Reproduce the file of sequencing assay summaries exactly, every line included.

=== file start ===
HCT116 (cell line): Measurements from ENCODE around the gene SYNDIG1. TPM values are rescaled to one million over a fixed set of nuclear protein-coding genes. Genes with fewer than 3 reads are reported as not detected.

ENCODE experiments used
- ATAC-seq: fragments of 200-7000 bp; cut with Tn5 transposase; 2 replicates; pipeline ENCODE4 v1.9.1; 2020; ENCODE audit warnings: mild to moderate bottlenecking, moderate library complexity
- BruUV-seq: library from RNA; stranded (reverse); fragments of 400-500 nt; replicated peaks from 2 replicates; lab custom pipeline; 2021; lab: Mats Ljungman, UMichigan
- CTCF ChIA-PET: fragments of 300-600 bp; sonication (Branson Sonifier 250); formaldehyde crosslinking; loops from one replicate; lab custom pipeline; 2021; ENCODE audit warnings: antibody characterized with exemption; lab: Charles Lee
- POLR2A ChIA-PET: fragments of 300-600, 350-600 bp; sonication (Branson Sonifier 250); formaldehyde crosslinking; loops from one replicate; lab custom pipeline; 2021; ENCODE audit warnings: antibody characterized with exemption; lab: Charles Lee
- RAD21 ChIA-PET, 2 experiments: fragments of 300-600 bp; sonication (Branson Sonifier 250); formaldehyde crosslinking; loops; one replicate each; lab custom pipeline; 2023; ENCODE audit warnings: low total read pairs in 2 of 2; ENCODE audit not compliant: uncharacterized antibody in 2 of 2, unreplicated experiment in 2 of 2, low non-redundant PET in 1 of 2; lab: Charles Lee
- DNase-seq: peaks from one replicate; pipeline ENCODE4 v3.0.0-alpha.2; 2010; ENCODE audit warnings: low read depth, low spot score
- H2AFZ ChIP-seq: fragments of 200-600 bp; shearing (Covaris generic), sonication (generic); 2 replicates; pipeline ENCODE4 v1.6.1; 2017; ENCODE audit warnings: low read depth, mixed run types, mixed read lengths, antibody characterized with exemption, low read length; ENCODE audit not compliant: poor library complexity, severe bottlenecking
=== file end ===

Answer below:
HCT116 (cell line): Measurements from ENCODE around the gene SYNDIG1. TPM values are rescaled to one million over a fixed set of nuclear protein-coding genes. Genes with fewer than 3 reads are reported as not detected.

ENCODE experiments used
- ATAC-seq: fragments of 200-7000 bp; cut with Tn5 transposase; 2 replicates; pipeline ENCODE4 v1.9.1; 2020; ENCODE audit warnings: mild to moderate bottlenecking, moderate library complexity
- BruUV-seq: library from RNA; stranded (reverse); fragments of 400-500 nt; replicated peaks from 2 replicates; lab custom pipeline; 2021; lab: Mats Ljungman, UMichigan
- CTCF ChIA-PET: fragments of 300-600 bp; sonication (Branson Sonifier 250); formaldehyde crosslinking; loops from one replicate; lab custom pipeline; 2021; ENCODE audit warnings: antibody characterized with exemption; lab: Charles Lee
- POLR2A ChIA-PET: fragments of 300-600, 350-600 bp; sonication (Branson Sonifier 250); formaldehyde crosslinking; loops from one replicate; lab custom pipeline; 2021; ENCODE audit warnings: antibody characterized with exemption; lab: Charles Lee
- RAD21 ChIA-PET, 2 experiments: fragments of 300-600 bp; sonication (Branson Sonifier 250); formaldehyde crosslinking; loops; one replicate each; lab custom pipeline; 2023; ENCODE audit warnings: low total read pairs in 2 of 2; ENCODE audit not compliant: uncharacterized antibody in 2 of 2, unreplicated experiment in 2 of 2, low non-redundant PET in 1 of 2; lab: Charles Lee
- DNase-seq: peaks from one replicate; pipeline ENCODE4 v3.0.0-alpha.2; 2010; ENCODE audit warnings: low read depth, low spot score
- H2AFZ ChIP-seq: fragments of 200-600 bp; shearing (Covaris generic), sonication (generic); 2 replicates; pipeline ENCODE4 v1.6.1; 2017; ENCODE audit warnings: low read depth, mixed run types, mixed read lengths, antibody characterized with exemption, low read length; ENCODE audit not compliant: poor library complexity, severe bottlenecking